Tuesday, December 7, 2010


First, a facile deconstruction of this book's foundational premise. In his "Polemical Introduction" Frye rejects all schools of literary criticism that apply 'extraliterary' ideologies to literature. His catalogue of hermeneutical ill-repute names the "Marxist, Thomist, liberal-humanist, neo-Classical, Freudian, Jungian [and] existentialist" schools. These he rejects on the grounds that a valid theory of interpretation must "grow out of the art it deals with." The attentive reader might immediately object that all the hermeneutics in Frye's list 'grow out of' literature, broadly defined: Marxism out of Hegel and the 19th-century social novel, Thomism out of Aquinas and the Bible, liberal humanism out of the canon of Adler-approved Great Books, neo-Classicism out of Aristotle and his centuries of epigones (including the one who gave his name to Thomism), Freudianism out of Sophocles and Shakespeare, Jungianism out of the very fruitful Golden Bough, and existentialism out of Kierkegaard, Dostoyevsky and Nietzsche. But leaving this argument aside, we soon notice that Frye's own supposedly 'intrinsic' method grounds its authority in an appeal to science, an ideology further from literature than any of the occupants of Northrop's Hall of Shame. Frye's insistence upon the intrinsicality of the method he will present in these pages is fatally undermined by the scientism that pervades his argument. (And it's a rather odd scientism, curiously old-fashioned even for the Fifties, when this book was published. Frye's 'science' is a Victorian caricature, a deterministic, totalizing worldview innocent of quantum uncertainty and Popperian scepticism.) That's one easy way to deconstruct Frye. A second, more strictly De Manian approach might focus on Frye's denial that criticism is a parasitical growth on literature and his simultaneous figuring of his ideal criticism as "grow[ing] out of" literature, very like a parasite. (The knowing deconstructor will refer to J. Hillis Miller's discussion of parasitism in "The Critic as Host.")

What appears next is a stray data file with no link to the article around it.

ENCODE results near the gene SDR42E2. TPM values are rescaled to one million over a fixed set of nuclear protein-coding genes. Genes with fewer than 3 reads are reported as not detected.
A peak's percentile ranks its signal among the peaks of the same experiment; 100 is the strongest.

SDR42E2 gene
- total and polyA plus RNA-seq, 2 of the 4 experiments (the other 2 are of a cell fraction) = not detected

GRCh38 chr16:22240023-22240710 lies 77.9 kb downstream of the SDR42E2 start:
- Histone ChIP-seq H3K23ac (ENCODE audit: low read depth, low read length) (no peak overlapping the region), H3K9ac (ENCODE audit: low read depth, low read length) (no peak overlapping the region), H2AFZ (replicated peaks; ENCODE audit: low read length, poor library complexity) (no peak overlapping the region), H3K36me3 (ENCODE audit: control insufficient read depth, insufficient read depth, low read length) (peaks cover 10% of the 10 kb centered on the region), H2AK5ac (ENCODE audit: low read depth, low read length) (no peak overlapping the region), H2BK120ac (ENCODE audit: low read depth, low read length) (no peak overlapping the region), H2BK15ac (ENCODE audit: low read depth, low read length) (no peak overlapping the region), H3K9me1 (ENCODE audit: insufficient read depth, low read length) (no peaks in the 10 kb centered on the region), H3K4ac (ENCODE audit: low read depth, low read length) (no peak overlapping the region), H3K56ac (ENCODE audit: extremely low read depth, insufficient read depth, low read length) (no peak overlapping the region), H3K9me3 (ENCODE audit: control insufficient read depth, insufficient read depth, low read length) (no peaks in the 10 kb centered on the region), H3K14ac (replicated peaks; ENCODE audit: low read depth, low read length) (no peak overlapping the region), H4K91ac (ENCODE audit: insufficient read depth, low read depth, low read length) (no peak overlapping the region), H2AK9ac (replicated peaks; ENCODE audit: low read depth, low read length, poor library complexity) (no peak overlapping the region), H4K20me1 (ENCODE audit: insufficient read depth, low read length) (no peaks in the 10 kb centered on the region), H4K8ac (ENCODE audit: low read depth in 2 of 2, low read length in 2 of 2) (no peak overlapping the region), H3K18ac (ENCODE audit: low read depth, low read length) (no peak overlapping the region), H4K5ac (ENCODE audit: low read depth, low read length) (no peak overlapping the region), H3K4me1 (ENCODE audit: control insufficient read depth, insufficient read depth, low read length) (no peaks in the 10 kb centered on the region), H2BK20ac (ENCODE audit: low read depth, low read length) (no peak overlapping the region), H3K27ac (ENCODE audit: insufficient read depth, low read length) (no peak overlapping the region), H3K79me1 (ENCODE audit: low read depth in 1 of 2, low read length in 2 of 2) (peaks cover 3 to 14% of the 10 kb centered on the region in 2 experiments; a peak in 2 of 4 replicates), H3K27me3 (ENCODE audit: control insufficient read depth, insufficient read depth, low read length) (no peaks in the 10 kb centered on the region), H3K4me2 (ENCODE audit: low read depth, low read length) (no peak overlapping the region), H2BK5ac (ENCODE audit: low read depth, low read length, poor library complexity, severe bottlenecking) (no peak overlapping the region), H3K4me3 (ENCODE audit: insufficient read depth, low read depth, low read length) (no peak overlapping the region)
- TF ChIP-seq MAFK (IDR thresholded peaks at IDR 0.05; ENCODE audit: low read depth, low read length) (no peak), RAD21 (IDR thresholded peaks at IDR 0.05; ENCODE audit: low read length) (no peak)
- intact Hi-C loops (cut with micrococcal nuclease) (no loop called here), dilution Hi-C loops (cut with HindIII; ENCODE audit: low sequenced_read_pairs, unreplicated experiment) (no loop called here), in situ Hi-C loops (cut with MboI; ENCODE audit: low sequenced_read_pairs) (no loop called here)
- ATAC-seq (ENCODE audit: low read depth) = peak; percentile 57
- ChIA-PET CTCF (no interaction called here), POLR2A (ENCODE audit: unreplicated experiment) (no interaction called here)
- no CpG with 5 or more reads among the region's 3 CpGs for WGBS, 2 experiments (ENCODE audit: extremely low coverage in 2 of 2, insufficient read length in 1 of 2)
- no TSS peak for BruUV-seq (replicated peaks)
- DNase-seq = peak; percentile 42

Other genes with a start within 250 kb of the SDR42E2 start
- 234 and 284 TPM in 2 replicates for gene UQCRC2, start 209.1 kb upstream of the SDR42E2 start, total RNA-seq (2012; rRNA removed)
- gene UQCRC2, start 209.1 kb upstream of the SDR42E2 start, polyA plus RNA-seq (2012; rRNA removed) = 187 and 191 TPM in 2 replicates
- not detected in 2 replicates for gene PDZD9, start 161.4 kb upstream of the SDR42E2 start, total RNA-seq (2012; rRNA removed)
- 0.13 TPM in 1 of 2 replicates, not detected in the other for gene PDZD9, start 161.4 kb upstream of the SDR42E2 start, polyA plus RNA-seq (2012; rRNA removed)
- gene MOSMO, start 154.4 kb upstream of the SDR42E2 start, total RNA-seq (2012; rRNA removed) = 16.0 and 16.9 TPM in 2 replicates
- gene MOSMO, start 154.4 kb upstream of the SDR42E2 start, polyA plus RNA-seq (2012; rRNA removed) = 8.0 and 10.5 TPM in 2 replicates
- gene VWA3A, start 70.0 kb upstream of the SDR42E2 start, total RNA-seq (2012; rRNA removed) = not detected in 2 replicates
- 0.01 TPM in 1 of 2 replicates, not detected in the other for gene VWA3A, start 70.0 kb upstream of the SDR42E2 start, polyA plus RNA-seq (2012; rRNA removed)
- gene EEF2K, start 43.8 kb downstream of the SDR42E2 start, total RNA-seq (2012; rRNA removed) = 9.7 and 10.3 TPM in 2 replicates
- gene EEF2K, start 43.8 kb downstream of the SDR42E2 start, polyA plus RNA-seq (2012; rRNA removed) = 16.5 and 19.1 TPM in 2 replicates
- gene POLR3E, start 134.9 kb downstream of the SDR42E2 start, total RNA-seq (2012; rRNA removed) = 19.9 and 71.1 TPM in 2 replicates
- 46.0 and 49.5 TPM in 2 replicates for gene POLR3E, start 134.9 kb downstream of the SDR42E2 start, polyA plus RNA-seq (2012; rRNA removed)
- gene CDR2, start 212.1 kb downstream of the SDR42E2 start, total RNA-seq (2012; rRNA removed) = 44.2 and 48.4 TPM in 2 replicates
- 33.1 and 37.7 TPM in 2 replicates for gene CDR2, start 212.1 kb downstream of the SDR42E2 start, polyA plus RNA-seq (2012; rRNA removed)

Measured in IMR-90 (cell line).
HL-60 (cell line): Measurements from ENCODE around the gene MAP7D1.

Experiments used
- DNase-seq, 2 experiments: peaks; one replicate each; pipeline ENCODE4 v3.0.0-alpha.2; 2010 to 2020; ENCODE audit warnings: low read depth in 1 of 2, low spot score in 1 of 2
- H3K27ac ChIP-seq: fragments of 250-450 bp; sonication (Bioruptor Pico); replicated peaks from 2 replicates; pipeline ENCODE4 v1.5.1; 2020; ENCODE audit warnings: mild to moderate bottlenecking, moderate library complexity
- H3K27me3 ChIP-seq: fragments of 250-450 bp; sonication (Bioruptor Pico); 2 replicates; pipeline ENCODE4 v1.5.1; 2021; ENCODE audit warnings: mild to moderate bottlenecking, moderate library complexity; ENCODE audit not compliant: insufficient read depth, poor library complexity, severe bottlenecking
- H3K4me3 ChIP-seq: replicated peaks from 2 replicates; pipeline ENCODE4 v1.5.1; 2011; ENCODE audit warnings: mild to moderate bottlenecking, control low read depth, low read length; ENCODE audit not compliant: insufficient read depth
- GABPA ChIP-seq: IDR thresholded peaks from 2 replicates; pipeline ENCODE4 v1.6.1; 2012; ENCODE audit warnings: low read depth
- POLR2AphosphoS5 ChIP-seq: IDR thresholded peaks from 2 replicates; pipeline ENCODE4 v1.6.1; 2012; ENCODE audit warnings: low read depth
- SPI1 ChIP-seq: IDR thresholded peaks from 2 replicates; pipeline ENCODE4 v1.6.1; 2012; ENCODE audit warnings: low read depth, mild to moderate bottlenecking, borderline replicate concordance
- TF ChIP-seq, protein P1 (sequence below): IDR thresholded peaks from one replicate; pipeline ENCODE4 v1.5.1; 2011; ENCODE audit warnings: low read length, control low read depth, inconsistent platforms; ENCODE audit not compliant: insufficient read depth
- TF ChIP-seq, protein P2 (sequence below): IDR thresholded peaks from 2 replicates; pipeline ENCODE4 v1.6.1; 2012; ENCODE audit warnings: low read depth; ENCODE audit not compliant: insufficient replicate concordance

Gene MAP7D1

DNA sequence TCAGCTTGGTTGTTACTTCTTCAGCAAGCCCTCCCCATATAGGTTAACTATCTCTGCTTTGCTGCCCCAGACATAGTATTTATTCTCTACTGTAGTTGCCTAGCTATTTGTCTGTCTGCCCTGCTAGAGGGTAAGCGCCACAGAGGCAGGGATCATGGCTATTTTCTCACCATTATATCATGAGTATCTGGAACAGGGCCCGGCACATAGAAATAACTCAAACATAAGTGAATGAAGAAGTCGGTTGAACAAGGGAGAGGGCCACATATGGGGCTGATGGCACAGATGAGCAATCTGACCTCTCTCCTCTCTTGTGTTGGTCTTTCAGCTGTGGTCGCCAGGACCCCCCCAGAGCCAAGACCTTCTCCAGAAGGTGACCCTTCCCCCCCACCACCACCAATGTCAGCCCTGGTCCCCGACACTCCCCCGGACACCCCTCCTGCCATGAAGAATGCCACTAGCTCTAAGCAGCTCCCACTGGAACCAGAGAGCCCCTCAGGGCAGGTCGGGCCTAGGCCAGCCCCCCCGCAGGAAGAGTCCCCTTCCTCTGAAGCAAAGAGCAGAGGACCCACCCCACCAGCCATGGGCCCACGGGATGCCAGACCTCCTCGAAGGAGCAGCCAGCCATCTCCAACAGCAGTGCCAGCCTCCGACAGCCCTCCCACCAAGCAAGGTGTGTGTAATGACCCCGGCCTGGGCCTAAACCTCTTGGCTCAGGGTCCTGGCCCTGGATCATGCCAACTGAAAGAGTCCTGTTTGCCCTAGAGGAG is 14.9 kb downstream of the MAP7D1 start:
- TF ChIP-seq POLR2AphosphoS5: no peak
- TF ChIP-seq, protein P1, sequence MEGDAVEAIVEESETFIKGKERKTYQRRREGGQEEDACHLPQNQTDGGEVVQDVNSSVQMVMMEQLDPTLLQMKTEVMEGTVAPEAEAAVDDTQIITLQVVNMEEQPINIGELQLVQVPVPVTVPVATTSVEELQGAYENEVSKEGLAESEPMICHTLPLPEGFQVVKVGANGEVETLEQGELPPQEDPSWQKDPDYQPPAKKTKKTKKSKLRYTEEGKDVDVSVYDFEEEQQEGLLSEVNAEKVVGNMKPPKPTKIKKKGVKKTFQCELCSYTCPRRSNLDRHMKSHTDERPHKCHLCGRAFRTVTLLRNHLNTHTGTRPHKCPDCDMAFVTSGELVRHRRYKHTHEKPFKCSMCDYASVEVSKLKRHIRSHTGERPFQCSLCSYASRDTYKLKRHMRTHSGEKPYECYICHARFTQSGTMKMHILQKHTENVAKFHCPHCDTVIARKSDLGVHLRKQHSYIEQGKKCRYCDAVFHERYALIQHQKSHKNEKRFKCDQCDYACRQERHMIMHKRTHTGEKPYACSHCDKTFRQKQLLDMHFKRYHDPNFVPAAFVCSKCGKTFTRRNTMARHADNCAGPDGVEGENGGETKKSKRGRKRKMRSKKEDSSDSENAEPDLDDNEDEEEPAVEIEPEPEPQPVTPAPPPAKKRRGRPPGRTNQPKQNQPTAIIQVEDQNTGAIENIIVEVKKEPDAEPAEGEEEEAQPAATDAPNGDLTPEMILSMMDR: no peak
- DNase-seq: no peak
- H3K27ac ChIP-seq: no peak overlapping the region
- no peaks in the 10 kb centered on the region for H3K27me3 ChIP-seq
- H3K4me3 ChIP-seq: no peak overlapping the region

But the fact that a philosophical or theoretical text is fundamentally wrong and occasionally dotty (as Frye's book is) doesn't mean it's not worth reading. If we were to condemn all the philosophers who got the Big Stuff wrong, who before Nietzsche would 'scape whipping? Who after him? At the beginning of The Renaissance Walter Pater (pater of us all; ghostly father of Modernism) writes that the true value of all abstract aesthetic studies lies "in the suggestive and penetrating things said by the way." Frye's work remains valuable precisely because of the suggestive, illuminating things he says along the way to his explication of an archetypal mastermyth. There is, for example, his valuable distinction among terror, horror and dread: terror is "fear at a distance;" horror is "fear at contact;" dread is "fear without an object." (We might concretize this by saying: Nazi society was a place of terror, the concentration camps places of horror, and a world in which Nazism could occur a place of dread.) There is the bravura passage in which Frye outlines a reading of Lycidas that unfolds into an encyclopedic history of the pastoral. (Moments like this suggest that Harold Bloom's theories of influence represent a 'secularization' or 'disenchantment' of Frye's archetypal structuralism. Bloom is a Frye who privileges Romantic poetry over the Bible and Jung.) There is this brilliant insight about Paradise Lost: "the real basis of the relation of Milton's God to his Adam is the relation of the tragic poet to his hero." And there is also the great readerly schadenfreude evoked by such jaw-droppingly wrong ideas as "Racks and dungeons belong in the sinister vision not because they are morally forbidden but because it is impossible to make them objects of desire." How can anyone who has read Sade, Freud and Proust write that sentence? And there's the even greater schadenfreude that comes when Northrop stumbles over his blind spots and we watch his clumsy pratfalls: the later passages on satire are skewed by authorial prudery, and Frye astonishingly dismisses The Satyricon in a single obtuse sentence. But what of Frye's beloved schema, his allegory of the four seasons of literature, the reason he wrote this book and the only thing most readers have taken away from it? I think every reader is free to take it or leave it. Aside from giving Frye a structural backbone to build a book on (cf. the function of The Odyssey in Ulysses or Wagner's Parsifal in The Waste Land), it's not essential and can be knocked away like the scaffolding Frye himself likens it to in his introduction. And that thought leads me to suggest that Frye's Anatomy might more profitably be read as an example or artifact of Modernism than as a paradigm for criticism. Alternatively, we might pay close attention to the first word of Frye's title and read the book as an "anatomie" akin to Burton's vast work on melancholy. Despite his scientistic pretensions, Frye has written not a clinical dissection of literature but a wide-ranging and highly compressed compendium of thoughts and ideas, some powerful, some worthless. I found it worthwhile to separate the wheat from the chaff.

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